Safe, effective, continuous control of Parkinson’s disease

Researchers at the Royal Adelaide Hospital (RAH) have tested a method of control of Parkinson’s disease symptoms that is safe and, for selected patients, provides more effective and consistent symptom control than oral medication.

The new skin infusion method provides 24-hour control of symptoms and is less invasive than surgical therapy.

A delicate balance

More than 80,000 Australians are living with Parkinson’s disease (PD). PD causes a slow degeneration of certain nerve cells in the brain that produce a chemical messenger called dopamine. This degeneration causes symptoms of impaired movement, such as tremor, slowness of movement, and muscle stiffness.

The most effective medication for PD is levodopa. Usually taken orally, levodopa helps to relieve motor (i.e. movement-related) symptoms of PD by maintaining dopamine levels in the brain. Levodopa needs to be taken regularly during the day to maintain motor symptom control.

As PD progresses, levodopa’s effectiveness becomes less consistent. Patients will begin to experience “off times”, when their symptoms are less well controlled and they can’t move as easily, alternating with “on times” when they have better symptom control.

Adding other medications or taking larger or more frequent doses of oral levodopa can help provide more “on time”, but can also result in side effects, such as restless involuntary movements, known as dyskinesias.

“You often have patients who have a good response to levodopa but it’s too short-lived, and when it’s working, they may have involuntary movements as well. So, it can be quite distressing for them,” said Associate Professor Thomas Kimber, head of the movement disorders clinical trial program at the RAH.

Continuous administration of levodopa throughout the day produces much more consistent levels in the blood stream, and much less ‘off time’.

This can be done via a gastrostomy tube, which delivers gel-form levodopa directly to the small intestine, from where it is absorbed into the blood.

“However, the procedure to insert the tube is invasive and it can be quite cosmetically challenging for people, having a gastrostomy tube protruding from their abdomen. The pump containing the gel is also quite heavy and bulky for them to carry around,” said A/Professor Kimber.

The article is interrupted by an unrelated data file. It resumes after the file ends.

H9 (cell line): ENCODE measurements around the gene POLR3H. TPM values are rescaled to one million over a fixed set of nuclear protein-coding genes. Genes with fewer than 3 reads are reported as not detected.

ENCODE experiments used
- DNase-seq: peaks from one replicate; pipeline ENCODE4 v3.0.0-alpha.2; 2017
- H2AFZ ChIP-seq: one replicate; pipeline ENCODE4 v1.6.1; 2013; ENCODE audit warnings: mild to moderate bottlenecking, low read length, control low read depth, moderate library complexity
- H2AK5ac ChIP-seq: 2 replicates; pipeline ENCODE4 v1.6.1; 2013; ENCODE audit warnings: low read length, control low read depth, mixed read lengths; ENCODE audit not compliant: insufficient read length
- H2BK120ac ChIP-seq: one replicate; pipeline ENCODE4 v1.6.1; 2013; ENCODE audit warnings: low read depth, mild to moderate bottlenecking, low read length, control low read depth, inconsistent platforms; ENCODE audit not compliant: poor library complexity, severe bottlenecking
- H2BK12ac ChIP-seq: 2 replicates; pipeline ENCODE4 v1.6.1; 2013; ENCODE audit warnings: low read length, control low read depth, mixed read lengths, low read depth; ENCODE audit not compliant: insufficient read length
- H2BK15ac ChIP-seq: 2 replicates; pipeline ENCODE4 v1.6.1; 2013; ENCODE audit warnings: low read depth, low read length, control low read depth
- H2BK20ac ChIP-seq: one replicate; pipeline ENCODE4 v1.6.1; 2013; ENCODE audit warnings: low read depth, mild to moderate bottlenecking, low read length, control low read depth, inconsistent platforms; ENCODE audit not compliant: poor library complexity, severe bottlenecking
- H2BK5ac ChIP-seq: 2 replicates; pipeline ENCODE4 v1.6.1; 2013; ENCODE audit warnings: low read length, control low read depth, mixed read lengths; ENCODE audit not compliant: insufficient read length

Other “device-assisted therapies”, such as deep brain stimulation surgery and subcutaneous apomorphine infusion, can help reduce “off time” and dyskinesias in PD, but are not suitable for and/or well-tolerated by all patients.

A less invasive solution

In a large multi-centre clinical trial, RAH researchers have tested a new method of levodopa delivery – continuous 24-h/day infusion into the skin.

Patients inserted a needle into the skin every few days, avoiding the need for surgery or the need to carry around a large bulky pump, while experiencing similar clinical benefits.

Safe, and more effective

After 12 weeks treatment, patients who used the skin infusion method experienced, on average, nearly two hours less ‘off time’ per day compared to those using oral levodopa. They also had nearly two hours more ‘on time’ without troublesome involuntary movements.

“It’s not good to be reducing off-time if you’re only going to be replacing it with on-time with troublesome dyskinesias,” said A/Professor Kimber.

“So, we are able to say that in patients who are inadequately controlled on their current medications and experiencing more than 2.5 hours of “off time” per day, subcutaneous infusion is more effective than optimally-dosed oral levodopa.”

“It’s still demanding for patients, having an infusion for 24 hours per day, but it’s certainly effective – and more effective than oral levodopa alone.”

Patients with the infusion method did not experience more frequent serious adverse events than those taking oral levodopa. However, the infusion group did experience more frequent non-serious and mild–moderate adverse events, such as skin irritation/inflammation at the infusion site. Adverse events led to 22 per cent of participants in the infusion group stopping therapy, compared to 1 per cent in the oral group.

“Compared to surgery, a subcutaneous infusion has relatively low upfront risks, so for those it doesn’t work out for, it’s fairly easy to discontinue and switch to a different treatment option” said A/Professor Kimber.

“This could be a significant advance; something new that we could offer patients instead of either oral levodopa or another device-assisted therapy,” said A/Professor Kimber.

The study is the latest from the Parkinson’s clinical trial program which has been running at the RAH for 20 years.

“We have one of the most experienced centres in Australia at participating in sponsored clinical trials of potential new PD therapies. We’ve got that track record,” said Professor Kimber.

This research was supported by Abbvie and by generous donors to the CALHN Neurology Unit, via the CALHN Health Services Charitable Gifts Board.

Read the research

Click here to read the published paper.